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"It is just pitting one marginalized community against another": Chinatown residents continue fighting plan to build 6th shelter in community

Chinatown residents fear new homeless shelter could trigger rise in anti-Asian hate crimes 01:59

NEW YORK -- There was another heated community board meeting in Chinatown on Thursday over the city's plans to open a homeless shelter there.

As CBS2's  Ali Bauman reports, many residents fear the shelter could trigger a rise in anti-Asian hate crimes.

Residents of Chinatown and Little Italy rallied in the neighborhood Thursday before carrying their message to a virtual community board meeting.

The issue at hand -- a homeless shelter the city's Department of Homeless Services (DHS) plans to open on Grand Street by Bowery.

"This plan by DHS seeks to shoulder a community that has shouldered too much. It is just pitting one marginalized community against another, and when that happens, no one wins," said Susan Lee, with the Alliance for Community Preservation and Betterment.

Residents say their opposition is not an issue of apathy; there are already six homeless shelters in Chinatown, and this is one of four additional shelters being proposed.

In February, furor erupted inside a public hearing over a different proposed shelter in Chinatown.

"We change our life every day because we are scared and this, putting another shelter in our neighborhood when we have six, is an affront to our community," New York State Supreme Court Justice Doris Ling-Cohan said.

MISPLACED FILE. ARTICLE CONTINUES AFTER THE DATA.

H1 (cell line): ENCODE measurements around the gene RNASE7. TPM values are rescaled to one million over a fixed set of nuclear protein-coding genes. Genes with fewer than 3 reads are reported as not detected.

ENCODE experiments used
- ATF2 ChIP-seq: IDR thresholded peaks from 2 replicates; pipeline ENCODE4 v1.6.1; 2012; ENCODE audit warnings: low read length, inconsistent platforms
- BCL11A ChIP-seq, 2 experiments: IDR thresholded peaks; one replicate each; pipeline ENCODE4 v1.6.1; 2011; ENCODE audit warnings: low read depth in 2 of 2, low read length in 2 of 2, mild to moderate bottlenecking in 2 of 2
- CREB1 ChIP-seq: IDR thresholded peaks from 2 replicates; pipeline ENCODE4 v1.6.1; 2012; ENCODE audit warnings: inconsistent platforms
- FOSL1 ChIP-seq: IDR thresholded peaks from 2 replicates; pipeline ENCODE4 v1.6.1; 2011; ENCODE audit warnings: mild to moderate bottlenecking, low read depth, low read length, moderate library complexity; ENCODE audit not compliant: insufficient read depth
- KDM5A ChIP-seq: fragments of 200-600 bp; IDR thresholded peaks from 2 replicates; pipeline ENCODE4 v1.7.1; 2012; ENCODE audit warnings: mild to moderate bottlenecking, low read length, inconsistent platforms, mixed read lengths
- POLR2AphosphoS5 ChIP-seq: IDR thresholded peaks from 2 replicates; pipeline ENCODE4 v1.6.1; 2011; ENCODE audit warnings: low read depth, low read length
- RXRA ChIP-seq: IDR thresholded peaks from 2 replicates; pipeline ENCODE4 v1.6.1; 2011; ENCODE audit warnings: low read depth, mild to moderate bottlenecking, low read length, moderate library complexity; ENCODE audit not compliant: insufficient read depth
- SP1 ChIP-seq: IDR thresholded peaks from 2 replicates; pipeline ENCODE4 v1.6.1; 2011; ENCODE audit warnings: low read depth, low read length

Over the last two years, Chinatown has seen a rise in anti-Asian hate crimes. In several cases, including the death of Christina Lee, the suspects are experiencing homelessness and believed to be mentally ill.

A child named David Choo even spoke at the meeting, saying, "If we continue building more shelters ... Chinatown streets will be even more unsafe."

Michael Chen says he was randomly slashed in the back of the neck last week in the neighborhood.

"It's already crazy enough in the city," he said.

But homeless advocates argue this shelter will provide housing and mental health services to people who are already sleeping on the streets in the neighborhood.

"It not only helps protect the homeless people who are themselves at risk, as we saw with the tragic shooting of several homeless people very recently, it also makes the whole community safer because it offers services to people who might need that," said Corinne Low, executive director of the Open Hearts Initiative.

Residents plan to pen a letter from the community board, urging City Hall not to move forward with its plans.

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